We keep saying we are living in “unprecedented” times. Last week, it was 130 degrees in Death Valley and two hurricanes swirled toward the Gulf of Mexico at the same time, both being historical events. By the middle of the week there were 375 wildfires across California that burned 400,000 acres, a landmass the size of Rhode Island. Big Basin Redwoods, California’s oldest state park, was gutted by fire and Healdsburg’s Daniels School on Mill Creek that had survived 136 years of fire seasons was consumed by the Walbridge Fire.
None of these events are part of what we call our unprecedented times. They are all part of our “new normal” of climate change, extreme weather and expanded interface with our parched landscape. The unprecedented part of this story is the coronavirus pandemic under which this panoply of predicted and expected events took place. The eeriest piece to all this is we predicted and knew it would happen. And, what we used to call our wildfire season with the early autumn Santa Ana winds is still several weeks away.
We have had major wildfires here in every year since the 2015 Valley Fire in Lake County. Since that time, nearly two-thirds of Lake County’s landscape has burned. Sonoma County’s Tubbs, Kincade, Walbridge and Meyers wildfires have now burned more than 200,000 acres of our county’s 1 million acres. We don’t want annual wildfires to be normal, but right now they are. It is our greatest blessing that thousands of our local firefighters have become expert and determined first responders. They are an inspiration to our mounting resiliency.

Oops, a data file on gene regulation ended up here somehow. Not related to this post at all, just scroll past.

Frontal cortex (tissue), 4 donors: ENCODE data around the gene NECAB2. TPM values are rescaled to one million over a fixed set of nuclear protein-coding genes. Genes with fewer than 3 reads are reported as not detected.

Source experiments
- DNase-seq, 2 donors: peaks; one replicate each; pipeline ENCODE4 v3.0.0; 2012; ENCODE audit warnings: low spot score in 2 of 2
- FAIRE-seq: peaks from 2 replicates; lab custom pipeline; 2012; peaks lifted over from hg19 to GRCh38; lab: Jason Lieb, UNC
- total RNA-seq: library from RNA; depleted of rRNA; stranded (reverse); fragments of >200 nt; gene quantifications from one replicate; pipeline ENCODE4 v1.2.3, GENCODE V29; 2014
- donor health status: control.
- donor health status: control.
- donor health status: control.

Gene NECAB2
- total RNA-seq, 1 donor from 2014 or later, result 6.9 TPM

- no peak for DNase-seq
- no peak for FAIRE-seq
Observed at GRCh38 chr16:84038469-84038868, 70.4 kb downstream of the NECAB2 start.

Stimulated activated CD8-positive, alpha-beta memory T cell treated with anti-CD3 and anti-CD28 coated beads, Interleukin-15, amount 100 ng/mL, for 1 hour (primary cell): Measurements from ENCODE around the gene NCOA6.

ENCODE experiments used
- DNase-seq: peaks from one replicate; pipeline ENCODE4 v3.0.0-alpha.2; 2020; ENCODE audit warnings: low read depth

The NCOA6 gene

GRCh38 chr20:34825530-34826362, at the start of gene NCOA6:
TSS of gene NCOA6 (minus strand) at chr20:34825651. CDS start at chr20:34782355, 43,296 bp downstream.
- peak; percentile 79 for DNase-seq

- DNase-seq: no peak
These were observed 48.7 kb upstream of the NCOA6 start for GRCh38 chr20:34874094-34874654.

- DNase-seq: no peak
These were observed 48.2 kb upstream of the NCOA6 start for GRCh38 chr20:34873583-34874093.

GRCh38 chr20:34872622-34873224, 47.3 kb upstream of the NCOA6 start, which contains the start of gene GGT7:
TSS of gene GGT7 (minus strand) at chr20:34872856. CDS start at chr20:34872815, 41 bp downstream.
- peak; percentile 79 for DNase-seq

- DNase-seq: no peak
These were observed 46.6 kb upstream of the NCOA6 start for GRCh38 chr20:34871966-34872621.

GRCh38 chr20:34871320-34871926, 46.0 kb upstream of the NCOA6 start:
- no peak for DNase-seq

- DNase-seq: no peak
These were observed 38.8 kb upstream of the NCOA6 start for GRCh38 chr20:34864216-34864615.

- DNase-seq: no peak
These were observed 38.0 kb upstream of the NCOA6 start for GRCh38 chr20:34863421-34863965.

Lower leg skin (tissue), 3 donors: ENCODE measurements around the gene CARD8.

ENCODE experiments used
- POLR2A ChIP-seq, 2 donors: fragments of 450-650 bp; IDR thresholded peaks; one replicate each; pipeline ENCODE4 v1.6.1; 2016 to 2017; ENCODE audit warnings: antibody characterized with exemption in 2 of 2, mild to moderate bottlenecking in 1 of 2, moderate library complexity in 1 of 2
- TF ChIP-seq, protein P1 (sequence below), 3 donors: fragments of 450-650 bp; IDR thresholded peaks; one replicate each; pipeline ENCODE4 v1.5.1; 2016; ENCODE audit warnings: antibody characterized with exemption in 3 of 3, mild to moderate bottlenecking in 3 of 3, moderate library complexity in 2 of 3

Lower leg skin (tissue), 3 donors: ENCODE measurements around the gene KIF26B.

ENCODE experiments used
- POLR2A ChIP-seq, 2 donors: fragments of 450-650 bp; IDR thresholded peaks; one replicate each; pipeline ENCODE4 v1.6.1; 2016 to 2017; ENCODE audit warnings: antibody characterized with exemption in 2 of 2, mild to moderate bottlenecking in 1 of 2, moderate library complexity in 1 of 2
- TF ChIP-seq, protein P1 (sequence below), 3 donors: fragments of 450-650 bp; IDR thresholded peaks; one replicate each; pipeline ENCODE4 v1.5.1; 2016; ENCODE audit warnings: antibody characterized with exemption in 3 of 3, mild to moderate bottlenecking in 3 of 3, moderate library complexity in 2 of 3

The unprecedented devastation and human suffering came this time when the pandemic forced us to stay at home and practice social distancing, but the wildfires forced thousands of us to evacuate and leave our homes and congregate in neighbor’s homes, hotels, temporary shelters, campgrounds and elsewhere. We faced a dilemma of risking virus infection or incineration. And, right now, here in late August, we are not yet safe from either.
Living in northern California now means living with long periods of annual wildfire threats. It means practicing vigilant emergency preparations and property protection against fires and natural disasters. At the website ReadyForWildfire.org, we are told to follow the Six P’s of planned evacuations. These are People & Pets; Phone numbers and important documents; Prescriptions and other essential medical supplies; Personal communication devices; and, Plastic credit cards and cash. Oh, and one more P — a Personal facemask.
The casualties and damage estimates from the Walbridge and other wildfires will take many weeks to total. And, in the case of the disruption and spoilage of our 2020 wine grape crop, it will be a few years before we know the economic loss to our farmers and vineyard owners from “smoke tainted” fruit and off-tasting wines.
Our first concerns must go to any local loss of life and loss of homes, but the economic impacts to our 2020 harvest will tally in the millions and will impact thousands of farm working families, farm and winery owners and also to our wine country hospitality industry. We know these lessons all too well from our slow recovery from the Tubbs and Kincade fires when the rest of the world believed all of Sonoma County’s premium wine country had burned to a blackened ruin.
A recent UCLA study said climate change in California has doubled the number of extreme-risk days each year. It said average temperatures have increased by almost two degrees Fahrenheit while annual average precipitation has dropped 30%. We don’t need a scientific study to tell us our wildfire seasons are starting earlier and lasting longer and are now accompanied with more and more extreme weather.
We will survive all this, both the new normal and the unprecedented challenges. Why do we know this? Because we are seeing the results of planning, preparations, emergency responses and practiced leadership already paying off. We love it here too much to do otherwise. Stay safe.